- (d) Yeasts are oval to round, 2-4mm, surrounded by a clear halo and stain positive with the fungal special stain GMS.
- (a) Culture is not recommended because of pathogenic potential, but is diagnostic; (b)Serological tests for antibodies directed against Histoplasma antigens are often falsely negative; (c) histopathology and GMS special staining allows fungi identification and fair presumptive diagnosis. IHC has been also published; (d) specific PCR can provide a definitive diagnosis, but is not commonly used.
- Histoplasmosis is the second most commonly reported systemic fungal disease in cats.
- Most infected cats have disseminated disease and only rarely are signs restricted to the gastrointestinal tract. Affected animals exhibit a wide range of non-specific clinical signs, including: mental depression, fever, intractable chronic diarrhoea with anorexia and weight loss, anaemia and pale mucous membranes. Dyspnoea, tachypnoea, and abnormal lung sounds are also frequent in the pulmonary form of the disease. Other frequent findings include peripheral or visceral lymphadenomegaly, splenomegaly, and hepatomegaly and icterus. Ulcerative and nodular lesions may also be found in the skin and oral cavity.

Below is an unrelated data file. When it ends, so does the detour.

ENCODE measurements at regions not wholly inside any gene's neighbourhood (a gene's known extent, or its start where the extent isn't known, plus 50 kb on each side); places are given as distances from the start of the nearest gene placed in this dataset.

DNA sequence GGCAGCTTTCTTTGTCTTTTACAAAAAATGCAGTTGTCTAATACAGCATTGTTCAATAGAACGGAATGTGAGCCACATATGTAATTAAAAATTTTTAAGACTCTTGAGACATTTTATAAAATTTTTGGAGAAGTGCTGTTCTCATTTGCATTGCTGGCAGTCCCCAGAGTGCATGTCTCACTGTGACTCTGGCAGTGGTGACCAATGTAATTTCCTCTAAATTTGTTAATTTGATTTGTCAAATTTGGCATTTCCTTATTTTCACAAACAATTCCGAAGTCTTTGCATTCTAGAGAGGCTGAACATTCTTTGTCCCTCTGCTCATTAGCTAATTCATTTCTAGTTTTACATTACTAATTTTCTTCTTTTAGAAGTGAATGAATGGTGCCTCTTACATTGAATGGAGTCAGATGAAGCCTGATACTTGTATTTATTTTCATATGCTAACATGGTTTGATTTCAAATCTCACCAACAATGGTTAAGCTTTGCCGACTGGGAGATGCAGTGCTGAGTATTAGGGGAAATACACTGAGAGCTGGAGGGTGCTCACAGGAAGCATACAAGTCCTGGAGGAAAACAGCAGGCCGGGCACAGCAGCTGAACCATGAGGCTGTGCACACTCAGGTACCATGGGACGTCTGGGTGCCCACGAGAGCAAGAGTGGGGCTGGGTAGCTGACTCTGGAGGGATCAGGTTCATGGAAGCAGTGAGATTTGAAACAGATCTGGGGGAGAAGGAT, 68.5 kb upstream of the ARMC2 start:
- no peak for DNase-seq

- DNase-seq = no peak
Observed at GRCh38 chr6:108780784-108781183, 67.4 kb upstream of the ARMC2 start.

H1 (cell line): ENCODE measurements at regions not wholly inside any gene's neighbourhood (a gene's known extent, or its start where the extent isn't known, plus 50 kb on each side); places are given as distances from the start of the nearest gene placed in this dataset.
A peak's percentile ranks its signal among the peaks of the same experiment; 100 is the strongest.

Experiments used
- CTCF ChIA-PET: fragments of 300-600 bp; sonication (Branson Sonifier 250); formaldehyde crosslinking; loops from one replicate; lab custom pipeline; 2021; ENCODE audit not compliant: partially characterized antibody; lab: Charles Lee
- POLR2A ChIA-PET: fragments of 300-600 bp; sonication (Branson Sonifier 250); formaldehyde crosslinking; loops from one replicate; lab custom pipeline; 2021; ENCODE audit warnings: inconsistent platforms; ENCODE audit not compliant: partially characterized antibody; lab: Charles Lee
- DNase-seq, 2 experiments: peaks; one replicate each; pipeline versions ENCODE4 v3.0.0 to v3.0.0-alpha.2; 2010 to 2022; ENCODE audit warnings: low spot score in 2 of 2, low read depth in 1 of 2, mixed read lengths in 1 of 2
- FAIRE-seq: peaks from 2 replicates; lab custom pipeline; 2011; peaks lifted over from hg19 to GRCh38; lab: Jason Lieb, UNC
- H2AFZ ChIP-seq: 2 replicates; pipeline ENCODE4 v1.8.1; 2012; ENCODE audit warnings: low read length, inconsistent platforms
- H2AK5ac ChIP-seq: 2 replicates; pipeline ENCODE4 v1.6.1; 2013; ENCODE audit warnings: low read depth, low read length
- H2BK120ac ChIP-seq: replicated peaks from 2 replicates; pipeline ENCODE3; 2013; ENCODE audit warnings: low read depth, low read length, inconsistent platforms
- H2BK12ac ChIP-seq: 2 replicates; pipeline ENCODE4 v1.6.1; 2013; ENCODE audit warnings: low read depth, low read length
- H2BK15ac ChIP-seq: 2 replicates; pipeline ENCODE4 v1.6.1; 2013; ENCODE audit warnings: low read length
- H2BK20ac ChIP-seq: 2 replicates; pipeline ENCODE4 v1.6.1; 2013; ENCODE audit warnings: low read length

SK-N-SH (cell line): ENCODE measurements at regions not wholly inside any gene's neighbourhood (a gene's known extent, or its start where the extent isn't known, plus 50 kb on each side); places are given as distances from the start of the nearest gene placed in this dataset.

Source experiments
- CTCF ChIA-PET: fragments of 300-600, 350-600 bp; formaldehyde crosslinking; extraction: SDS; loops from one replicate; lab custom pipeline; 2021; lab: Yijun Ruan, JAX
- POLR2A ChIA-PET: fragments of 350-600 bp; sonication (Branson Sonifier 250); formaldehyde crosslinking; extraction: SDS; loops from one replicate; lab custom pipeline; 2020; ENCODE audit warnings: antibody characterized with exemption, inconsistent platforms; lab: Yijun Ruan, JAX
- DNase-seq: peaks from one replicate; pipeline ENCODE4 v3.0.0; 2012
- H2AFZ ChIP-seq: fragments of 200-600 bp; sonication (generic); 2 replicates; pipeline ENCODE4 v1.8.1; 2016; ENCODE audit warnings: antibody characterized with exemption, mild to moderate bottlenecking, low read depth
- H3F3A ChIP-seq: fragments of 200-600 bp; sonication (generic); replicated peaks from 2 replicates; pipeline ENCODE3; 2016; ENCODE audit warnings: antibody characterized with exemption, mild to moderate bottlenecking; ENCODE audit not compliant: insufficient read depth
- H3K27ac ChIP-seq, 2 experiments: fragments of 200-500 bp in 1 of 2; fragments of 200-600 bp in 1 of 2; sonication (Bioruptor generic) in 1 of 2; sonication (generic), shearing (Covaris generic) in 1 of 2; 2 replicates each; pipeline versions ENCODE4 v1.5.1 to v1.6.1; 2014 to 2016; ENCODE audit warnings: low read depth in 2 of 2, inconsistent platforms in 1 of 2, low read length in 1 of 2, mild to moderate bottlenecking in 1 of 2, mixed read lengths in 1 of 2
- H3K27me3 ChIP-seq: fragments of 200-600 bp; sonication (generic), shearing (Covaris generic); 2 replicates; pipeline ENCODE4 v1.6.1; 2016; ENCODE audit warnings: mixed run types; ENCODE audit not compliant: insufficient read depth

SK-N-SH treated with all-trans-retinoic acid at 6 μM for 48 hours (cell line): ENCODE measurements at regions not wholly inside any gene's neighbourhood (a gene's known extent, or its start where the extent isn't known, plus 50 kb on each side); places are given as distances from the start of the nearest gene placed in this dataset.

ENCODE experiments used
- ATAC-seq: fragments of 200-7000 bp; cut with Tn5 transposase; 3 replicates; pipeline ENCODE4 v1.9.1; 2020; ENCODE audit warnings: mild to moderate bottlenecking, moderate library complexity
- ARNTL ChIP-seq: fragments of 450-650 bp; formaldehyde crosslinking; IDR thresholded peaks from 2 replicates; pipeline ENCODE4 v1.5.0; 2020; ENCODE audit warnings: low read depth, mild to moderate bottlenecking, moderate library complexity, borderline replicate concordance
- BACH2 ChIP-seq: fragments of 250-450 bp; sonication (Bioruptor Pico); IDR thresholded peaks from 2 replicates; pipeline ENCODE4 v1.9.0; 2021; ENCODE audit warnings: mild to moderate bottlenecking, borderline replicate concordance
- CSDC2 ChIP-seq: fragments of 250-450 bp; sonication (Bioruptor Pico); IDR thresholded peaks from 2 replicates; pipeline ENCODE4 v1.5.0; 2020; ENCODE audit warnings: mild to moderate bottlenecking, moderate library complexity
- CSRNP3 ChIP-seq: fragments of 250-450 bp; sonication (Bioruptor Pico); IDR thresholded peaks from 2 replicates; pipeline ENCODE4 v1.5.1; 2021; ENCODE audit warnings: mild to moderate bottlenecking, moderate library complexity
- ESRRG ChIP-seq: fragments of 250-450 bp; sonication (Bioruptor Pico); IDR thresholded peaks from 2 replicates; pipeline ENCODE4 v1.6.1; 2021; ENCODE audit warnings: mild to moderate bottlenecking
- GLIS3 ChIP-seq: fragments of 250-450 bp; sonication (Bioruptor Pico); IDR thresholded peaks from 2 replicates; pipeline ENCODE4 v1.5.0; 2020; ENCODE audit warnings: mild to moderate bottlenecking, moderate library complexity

- Organs affected in histoplasmosis will depend on whether the disease is pulmonary or disseminated. Lesions restricted to the GI tract, mainly the colon, are less frequent, but are also possible, suggesting ingestion as a possible route of infection in such cases.
- Histoplasma capsulatum is endemic throughout temperate and subtropical regions of the world with warm, moist and humid conditions, and is especially prevalent in the Americas, India, and southeastern Asia.
- As with other systemic mycoses, direct transmission of histoplasmosis from animal to animal or animal to humans has not been reported.
Grooters AM, Foil CS. Miscellaneous fungal diseases. In: Greene CE, ed. Infectious Diseases of the Dog and Cat. 4th ed. St. Louis, MO: Saunders Elsevier; 2012:614.